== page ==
Cloud computing is offering some very interesting alternatives to desktop and laptop computing. As more businesses move their operations to the cloud, the viability, reliability and general advantages are starting to become apparent. Cloud computing will continue to have a big impact on the structure and design of software for decades to come.
What is cloud computing? Cloud computing is the general term used to describe internet-based computing as opposed to desktop-based computing. For instance, if an application is placed in the cloud, the core computing, software, and resources are shifted to servers and away from personal computers. If you are looking for more info, Wikipedia has a good article introducing cloud computing.
Who is going to the cloud? It seems that many see cloud-based computing as the next place to be. While the history of such computing goes way back, some of the best examples of this technology have come around more recently. Google has invested considerable resources in cloud-based computing with its Google Docs sweet. Microsoft has incorporated the cloud in their newest versions of Microsoft Office, allowing online document storage and collaboration.
What are the benefits? The benefits of moving applications to the cloud are numerous, but here are a few.
The company or individual who uses the cloud for their application has tight control over the source code of their application. The software functionality is generally much harder to reverse engineer, software registration or licensing cannot be bypassed and updates can be made at any time and all users are affected.
No Software to Install
Many software packages come with complicated and time-consuming software to install. It places a burden on IT staff and general users whenever a new computer is purchased or software needs to be reloaded. With cloud-based computing, the software is on the servers so the end-user never needs to worry about installs or keeping software packages up-to-date – this is all done for them.
Simple Cross-Platform Support
Many times software is only available for PCs or for Macs. And more often than naught, the software is only available for certain versions of Windows or Mac OS. Moving software applications to the cloud greatly reduce the headache of being cross-platform. All modern operating systems (OSs) come with web browsers and can connect to the internet and these are the only requirements for accessing a cloud-based application. No need to worry about special compilers or special builds.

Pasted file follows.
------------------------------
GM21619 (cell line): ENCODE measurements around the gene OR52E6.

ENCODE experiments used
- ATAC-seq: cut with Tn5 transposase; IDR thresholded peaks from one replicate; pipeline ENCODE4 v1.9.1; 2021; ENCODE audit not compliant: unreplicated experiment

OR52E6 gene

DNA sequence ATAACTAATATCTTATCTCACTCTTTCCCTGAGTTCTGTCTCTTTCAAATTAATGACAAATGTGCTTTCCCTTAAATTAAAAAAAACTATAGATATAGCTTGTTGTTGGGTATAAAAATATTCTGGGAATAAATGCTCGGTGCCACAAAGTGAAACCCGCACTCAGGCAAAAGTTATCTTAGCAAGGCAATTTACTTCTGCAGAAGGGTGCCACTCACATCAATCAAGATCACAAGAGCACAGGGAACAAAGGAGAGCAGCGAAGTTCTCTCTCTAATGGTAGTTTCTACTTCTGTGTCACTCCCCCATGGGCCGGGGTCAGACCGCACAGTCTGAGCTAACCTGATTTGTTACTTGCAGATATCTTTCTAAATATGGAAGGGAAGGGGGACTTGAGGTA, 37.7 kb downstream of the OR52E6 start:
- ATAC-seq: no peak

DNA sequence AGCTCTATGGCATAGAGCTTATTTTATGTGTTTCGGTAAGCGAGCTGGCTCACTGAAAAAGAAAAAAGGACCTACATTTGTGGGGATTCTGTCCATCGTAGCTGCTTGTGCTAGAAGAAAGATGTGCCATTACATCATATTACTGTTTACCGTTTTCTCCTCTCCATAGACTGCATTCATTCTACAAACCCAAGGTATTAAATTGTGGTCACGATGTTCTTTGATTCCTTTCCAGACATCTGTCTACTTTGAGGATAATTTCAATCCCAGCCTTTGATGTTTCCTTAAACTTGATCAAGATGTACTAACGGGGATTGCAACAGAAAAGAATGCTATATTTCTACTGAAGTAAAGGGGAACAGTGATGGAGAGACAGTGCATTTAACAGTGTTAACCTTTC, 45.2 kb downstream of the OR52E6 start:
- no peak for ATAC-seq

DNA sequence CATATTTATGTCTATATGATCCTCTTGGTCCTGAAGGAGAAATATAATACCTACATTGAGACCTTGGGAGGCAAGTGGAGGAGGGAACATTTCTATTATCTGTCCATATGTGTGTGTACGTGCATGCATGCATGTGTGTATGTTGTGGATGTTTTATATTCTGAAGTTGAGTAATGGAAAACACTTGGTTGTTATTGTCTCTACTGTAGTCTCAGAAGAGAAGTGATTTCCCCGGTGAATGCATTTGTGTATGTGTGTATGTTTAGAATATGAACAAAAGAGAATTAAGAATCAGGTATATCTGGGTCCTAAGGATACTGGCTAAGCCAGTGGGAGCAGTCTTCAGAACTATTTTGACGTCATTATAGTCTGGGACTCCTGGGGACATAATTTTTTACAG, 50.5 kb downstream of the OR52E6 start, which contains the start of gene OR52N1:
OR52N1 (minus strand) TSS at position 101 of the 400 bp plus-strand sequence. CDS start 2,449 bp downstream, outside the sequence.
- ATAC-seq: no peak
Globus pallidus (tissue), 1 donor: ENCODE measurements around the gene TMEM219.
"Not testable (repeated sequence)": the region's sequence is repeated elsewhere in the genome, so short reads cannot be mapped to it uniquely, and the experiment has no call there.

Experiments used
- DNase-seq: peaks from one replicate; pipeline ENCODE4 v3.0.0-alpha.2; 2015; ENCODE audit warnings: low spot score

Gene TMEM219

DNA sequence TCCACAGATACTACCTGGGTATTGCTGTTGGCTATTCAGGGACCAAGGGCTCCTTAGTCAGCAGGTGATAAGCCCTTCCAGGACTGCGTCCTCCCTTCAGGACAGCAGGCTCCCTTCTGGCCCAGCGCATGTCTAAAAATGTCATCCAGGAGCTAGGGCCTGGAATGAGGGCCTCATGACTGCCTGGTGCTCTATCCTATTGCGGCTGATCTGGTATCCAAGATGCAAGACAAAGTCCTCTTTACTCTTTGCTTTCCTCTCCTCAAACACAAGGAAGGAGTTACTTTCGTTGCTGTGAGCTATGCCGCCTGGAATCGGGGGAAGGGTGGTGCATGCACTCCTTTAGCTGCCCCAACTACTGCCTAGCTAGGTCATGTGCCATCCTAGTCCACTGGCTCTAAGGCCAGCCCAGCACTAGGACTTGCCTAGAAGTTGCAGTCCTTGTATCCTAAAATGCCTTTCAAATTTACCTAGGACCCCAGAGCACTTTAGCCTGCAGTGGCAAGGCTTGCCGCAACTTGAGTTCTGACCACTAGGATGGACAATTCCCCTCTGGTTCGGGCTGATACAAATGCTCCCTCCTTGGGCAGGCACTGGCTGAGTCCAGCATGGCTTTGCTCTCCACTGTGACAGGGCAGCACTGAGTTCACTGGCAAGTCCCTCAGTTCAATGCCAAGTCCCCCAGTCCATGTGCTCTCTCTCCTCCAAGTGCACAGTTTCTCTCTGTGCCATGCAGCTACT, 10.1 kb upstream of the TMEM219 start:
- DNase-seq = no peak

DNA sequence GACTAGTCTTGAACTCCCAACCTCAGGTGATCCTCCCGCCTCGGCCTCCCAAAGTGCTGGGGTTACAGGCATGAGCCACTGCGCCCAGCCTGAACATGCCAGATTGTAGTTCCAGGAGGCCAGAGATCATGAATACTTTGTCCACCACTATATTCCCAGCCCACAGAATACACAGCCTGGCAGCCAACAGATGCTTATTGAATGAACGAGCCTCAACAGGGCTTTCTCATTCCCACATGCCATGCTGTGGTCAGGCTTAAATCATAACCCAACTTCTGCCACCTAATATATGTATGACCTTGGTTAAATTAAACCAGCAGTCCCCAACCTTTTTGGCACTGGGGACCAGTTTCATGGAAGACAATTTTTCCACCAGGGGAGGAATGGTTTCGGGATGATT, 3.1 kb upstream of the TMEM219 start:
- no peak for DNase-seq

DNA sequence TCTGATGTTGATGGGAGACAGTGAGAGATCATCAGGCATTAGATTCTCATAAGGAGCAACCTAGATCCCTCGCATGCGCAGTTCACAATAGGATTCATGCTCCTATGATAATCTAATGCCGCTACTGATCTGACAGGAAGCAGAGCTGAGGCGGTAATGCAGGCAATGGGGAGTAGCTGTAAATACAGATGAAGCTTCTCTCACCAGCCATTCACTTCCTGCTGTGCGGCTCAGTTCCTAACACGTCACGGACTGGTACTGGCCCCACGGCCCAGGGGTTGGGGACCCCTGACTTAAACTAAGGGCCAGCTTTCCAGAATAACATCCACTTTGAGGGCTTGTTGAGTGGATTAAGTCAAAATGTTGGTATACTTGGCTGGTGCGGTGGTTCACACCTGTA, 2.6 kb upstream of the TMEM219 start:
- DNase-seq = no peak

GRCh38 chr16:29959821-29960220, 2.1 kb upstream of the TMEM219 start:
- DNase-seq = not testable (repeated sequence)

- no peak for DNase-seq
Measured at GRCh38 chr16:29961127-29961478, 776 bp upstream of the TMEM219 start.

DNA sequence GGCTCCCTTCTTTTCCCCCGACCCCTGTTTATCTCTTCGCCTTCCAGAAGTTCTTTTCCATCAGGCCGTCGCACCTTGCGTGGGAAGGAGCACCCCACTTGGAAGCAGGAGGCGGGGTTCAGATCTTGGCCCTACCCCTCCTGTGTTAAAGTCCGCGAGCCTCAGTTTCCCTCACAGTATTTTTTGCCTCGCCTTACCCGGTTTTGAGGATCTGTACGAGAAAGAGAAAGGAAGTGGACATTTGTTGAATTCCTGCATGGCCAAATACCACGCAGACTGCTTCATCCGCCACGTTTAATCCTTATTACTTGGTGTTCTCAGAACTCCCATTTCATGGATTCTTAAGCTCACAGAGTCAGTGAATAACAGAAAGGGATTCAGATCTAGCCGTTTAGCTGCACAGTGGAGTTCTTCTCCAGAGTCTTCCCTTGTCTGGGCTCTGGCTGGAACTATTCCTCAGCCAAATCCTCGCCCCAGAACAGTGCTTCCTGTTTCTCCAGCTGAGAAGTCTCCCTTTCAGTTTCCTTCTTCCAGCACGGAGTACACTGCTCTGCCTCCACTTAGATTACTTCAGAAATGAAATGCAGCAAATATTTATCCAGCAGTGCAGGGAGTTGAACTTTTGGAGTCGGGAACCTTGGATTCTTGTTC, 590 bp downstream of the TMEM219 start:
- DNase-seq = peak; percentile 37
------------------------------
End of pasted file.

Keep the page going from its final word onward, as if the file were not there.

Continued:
Data Back-ups and Reliability
If designed and implemented correctly, cloud-based applications can provide much more reliability than the average desktop computer can. With redundant servers and the impressive failover technologies in place at most data centers, websites can be designed such that they should never go down. Furthermore, data can be stored in redundant disk arrays, on redundant servers, or be configured to be backed-up on a regular basis. A customer’s computer may crash, but their data will be safe with cloud computing.
Usage statistics are made readily available when software operates in the cloud. Software developers can quickly and easily see what features their clients use and what features are missed. There is a level of tracking available in the cloud that is not very easily collected with desktop software.
It’s Good for Clients
Your clients will appreciate the cloud-based computing move. Instead of worry about installing proprietary software on every computer they wish to use, they only need to worry about remembering the web address and login. Work at home, in the park, at the coffee shop, or even-heaven forbid-in the office. It won’t matter where or what computer is used if the software is cloud-based.
Are there drawbacks? Cloud-based computing does come with some obstacles that should be taken into account. It is not all just a dream. An experienced and dedicated web programmer will be able to work around these quirks and provide a great user experience no matter what browser is used. Generally speaking, the problems that come with cross-browser support and much less problematic than creating special builds for every OS version.
While this is a problem that is slowly and steadily disappearing, it is nevertheless a drawback. Some people just don’t have high-speed internet access. Without it, there is no way to tap into the cloud. Also, internet access has been known to go down or become unavailable on occasion. Remember, however, that these issues are slowly becoming more and more minor as the FCC puts into place its broadband internet access plan and people begin to invest in technologies that provide secondary means of internet access (e.g., cell phones and mobile hot spots).
Not for All Apps
The cloud is a wonderful place to put software for many, but not for all. There are still some software applications that just work better on a personal computer than in the cloud. For example, as a web developer, it would not probably be advantageous for me to put web authoring software in the cloud. However, if I were collaborating on website design, the collaboration would be a perfect fit for the cloud environment, allowing all stakeholders to come together in one place (the cloud) even if in remote locations.
Moving from desktop software to the cloud requires planning and research. If implemented correctly, the potential benefits to businesses and software companies are quite impressive. As we settle into the “internet age”, cloud-based computing will become more of a mainstay of popular software programs.